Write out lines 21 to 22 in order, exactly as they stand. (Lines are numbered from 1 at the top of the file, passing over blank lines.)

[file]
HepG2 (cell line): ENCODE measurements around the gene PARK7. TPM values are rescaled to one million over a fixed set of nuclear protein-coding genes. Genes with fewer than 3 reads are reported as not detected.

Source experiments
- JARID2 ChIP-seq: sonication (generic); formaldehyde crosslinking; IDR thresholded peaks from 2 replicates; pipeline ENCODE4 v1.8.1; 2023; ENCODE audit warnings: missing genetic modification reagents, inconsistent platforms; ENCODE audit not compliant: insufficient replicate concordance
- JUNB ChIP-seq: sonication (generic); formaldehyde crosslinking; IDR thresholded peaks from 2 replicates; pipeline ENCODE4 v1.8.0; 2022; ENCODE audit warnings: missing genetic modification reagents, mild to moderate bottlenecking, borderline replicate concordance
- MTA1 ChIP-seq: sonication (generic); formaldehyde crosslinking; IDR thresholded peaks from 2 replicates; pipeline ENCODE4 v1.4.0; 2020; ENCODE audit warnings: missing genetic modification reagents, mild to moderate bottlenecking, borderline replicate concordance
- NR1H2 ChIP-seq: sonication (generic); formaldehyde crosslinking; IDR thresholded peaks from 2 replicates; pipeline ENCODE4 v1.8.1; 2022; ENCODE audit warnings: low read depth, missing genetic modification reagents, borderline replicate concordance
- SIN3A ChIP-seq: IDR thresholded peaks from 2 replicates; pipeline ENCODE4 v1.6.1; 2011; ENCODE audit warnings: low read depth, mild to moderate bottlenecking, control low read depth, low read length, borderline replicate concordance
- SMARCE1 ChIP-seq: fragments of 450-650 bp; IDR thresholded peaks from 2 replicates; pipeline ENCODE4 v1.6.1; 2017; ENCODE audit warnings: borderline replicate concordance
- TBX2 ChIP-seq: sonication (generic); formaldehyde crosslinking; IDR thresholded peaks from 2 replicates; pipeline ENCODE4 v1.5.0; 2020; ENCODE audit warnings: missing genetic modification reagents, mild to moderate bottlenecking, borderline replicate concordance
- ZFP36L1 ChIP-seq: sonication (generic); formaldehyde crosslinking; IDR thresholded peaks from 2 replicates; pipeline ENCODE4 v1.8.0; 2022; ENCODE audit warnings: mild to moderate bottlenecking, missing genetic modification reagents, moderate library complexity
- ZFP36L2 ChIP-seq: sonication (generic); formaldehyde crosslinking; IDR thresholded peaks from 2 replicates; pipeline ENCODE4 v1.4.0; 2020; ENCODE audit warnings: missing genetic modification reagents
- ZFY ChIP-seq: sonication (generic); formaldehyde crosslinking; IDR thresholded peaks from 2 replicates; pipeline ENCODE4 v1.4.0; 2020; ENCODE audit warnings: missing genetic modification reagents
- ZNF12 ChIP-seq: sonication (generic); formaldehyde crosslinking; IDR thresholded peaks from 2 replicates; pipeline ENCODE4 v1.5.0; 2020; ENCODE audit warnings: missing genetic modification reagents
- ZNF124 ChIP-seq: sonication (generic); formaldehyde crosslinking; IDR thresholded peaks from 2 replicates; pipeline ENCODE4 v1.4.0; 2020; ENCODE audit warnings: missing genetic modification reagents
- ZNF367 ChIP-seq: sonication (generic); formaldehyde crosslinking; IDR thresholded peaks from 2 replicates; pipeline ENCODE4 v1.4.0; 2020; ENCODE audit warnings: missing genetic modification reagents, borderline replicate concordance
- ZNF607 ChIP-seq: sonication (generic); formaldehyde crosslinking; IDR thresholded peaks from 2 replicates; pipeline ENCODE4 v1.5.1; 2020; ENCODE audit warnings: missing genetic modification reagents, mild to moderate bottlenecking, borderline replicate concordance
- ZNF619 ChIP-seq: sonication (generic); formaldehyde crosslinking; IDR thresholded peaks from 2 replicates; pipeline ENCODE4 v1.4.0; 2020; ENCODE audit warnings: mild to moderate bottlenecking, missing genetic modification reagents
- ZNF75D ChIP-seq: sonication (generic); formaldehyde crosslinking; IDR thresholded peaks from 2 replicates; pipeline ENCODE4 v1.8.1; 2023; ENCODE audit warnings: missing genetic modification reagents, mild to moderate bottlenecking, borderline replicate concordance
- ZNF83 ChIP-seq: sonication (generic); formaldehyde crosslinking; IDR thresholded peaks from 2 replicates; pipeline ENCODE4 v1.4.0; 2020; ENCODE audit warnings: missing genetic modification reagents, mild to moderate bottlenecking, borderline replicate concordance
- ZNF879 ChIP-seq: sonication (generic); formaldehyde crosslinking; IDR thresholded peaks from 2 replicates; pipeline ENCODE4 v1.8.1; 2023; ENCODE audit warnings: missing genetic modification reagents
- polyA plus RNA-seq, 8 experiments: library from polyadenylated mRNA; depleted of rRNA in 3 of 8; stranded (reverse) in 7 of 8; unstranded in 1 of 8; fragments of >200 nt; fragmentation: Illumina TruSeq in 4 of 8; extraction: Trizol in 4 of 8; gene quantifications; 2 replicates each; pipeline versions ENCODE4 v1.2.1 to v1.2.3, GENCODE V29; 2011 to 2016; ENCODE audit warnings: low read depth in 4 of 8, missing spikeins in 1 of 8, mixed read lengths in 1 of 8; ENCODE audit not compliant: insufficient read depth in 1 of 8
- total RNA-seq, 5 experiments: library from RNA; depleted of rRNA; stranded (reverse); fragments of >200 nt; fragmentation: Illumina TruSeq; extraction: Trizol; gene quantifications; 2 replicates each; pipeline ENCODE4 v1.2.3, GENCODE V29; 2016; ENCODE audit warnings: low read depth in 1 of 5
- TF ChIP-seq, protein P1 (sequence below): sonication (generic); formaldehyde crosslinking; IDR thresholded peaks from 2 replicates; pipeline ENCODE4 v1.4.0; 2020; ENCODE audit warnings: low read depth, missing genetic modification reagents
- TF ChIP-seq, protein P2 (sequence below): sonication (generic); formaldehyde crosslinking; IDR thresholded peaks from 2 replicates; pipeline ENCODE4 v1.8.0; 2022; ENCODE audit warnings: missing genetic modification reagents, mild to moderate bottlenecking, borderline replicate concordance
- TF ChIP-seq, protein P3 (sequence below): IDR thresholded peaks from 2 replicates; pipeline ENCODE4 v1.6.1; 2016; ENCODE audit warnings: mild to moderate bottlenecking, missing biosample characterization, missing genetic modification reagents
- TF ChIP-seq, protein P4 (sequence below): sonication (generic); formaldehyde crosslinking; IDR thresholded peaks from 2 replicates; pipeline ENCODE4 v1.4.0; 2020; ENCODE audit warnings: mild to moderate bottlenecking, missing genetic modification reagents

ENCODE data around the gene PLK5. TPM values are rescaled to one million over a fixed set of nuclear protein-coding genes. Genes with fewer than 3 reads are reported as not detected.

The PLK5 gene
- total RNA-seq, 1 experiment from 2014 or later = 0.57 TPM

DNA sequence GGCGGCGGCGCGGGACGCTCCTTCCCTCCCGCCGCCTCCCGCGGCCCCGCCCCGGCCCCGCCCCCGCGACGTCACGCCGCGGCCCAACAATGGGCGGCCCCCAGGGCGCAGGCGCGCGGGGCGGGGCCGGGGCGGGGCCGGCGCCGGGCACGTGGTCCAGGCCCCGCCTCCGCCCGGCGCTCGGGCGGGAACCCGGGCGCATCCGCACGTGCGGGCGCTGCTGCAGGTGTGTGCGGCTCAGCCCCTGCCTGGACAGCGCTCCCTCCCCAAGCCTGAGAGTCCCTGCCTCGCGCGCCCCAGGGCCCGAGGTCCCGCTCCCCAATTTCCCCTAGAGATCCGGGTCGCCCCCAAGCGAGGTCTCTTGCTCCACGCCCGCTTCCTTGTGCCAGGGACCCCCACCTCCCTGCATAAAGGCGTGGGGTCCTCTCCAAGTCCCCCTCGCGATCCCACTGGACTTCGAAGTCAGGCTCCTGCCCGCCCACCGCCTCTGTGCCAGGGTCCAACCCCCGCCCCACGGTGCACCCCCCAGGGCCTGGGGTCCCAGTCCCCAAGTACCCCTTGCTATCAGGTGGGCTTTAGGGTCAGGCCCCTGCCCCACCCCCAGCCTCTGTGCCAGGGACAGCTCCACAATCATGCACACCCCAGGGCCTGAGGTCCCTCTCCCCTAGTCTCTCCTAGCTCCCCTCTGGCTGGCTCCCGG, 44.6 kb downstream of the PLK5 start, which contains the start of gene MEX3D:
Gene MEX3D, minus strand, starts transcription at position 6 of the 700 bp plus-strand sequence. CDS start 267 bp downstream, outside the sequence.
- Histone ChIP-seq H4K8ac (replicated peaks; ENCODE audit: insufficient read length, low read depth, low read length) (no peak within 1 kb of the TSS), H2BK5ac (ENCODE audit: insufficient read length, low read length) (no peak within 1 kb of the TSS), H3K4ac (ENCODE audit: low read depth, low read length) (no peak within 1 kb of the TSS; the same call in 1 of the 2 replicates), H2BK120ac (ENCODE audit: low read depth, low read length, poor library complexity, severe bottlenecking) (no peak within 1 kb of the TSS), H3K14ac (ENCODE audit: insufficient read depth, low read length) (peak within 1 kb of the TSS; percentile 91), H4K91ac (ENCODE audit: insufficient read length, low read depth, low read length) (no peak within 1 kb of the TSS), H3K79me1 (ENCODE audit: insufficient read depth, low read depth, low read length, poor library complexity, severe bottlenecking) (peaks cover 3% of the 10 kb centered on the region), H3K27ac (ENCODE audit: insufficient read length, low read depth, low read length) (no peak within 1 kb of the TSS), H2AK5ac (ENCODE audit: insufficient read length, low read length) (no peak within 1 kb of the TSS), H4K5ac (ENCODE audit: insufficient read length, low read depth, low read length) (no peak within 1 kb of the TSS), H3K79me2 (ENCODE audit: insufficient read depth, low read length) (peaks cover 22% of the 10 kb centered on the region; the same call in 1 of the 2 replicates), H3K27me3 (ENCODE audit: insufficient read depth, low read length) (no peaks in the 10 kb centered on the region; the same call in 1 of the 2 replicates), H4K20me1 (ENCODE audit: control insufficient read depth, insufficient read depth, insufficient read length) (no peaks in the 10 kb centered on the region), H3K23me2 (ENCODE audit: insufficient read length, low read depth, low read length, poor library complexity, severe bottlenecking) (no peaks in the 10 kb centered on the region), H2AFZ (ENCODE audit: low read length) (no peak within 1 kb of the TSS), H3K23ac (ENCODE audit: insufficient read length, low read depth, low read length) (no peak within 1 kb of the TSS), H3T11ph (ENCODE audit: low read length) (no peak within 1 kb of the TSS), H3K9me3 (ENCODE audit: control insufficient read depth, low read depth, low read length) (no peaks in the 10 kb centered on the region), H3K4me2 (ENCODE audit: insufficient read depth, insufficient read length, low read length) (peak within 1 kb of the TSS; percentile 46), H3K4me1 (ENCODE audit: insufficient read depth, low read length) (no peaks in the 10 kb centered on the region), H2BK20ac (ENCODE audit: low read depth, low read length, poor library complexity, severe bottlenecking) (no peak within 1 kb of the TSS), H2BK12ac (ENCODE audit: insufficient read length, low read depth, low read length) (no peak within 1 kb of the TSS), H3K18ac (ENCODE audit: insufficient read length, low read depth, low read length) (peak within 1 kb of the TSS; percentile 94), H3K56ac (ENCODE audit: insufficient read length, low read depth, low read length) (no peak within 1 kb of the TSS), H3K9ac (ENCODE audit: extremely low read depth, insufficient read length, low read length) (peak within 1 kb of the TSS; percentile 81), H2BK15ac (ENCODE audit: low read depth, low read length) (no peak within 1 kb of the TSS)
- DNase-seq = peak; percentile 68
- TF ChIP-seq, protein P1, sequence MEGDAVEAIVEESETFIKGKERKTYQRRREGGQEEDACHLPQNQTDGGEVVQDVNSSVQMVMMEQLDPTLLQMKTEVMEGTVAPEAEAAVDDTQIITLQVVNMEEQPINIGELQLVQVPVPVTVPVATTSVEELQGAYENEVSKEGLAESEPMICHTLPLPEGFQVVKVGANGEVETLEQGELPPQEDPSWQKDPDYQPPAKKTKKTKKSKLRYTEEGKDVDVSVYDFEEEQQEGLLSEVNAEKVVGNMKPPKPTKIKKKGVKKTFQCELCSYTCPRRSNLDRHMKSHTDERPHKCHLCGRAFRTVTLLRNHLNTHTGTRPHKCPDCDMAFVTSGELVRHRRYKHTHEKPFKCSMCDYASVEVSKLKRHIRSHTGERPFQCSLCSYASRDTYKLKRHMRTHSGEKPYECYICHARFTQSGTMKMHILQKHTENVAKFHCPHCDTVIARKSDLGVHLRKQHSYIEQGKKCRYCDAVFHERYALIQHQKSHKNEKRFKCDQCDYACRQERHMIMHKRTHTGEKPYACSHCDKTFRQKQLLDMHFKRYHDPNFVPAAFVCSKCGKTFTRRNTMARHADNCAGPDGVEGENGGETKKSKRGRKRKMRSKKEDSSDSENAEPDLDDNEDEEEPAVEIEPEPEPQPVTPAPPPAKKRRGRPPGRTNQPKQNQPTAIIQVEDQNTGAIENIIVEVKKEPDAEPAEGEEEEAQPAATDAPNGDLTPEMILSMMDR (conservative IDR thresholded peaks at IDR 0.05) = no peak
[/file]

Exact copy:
- polyA plus RNA-seq, 8 experiments: library from polyadenylated mRNA; depleted of rRNA in 3 of 8; stranded (reverse) in 7 of 8; unstranded in 1 of 8; fragments of >200 nt; fragmentation: Illumina TruSeq in 4 of 8; extraction: Trizol in 4 of 8; gene quantifications; 2 replicates each; pipeline versions ENCODE4 v1.2.1 to v1.2.3, GENCODE V29; 2011 to 2016; ENCODE audit warnings: low read depth in 4 of 8, missing spikeins in 1 of 8, mixed read lengths in 1 of 8; ENCODE audit not compliant: insufficient read depth in 1 of 8
- total RNA-seq, 5 experiments: library from RNA; depleted of rRNA; stranded (reverse); fragments of >200 nt; fragmentation: Illumina TruSeq; extraction: Trizol; gene quantifications; 2 replicates each; pipeline ENCODE4 v1.2.3, GENCODE V29; 2016; ENCODE audit warnings: low read depth in 1 of 5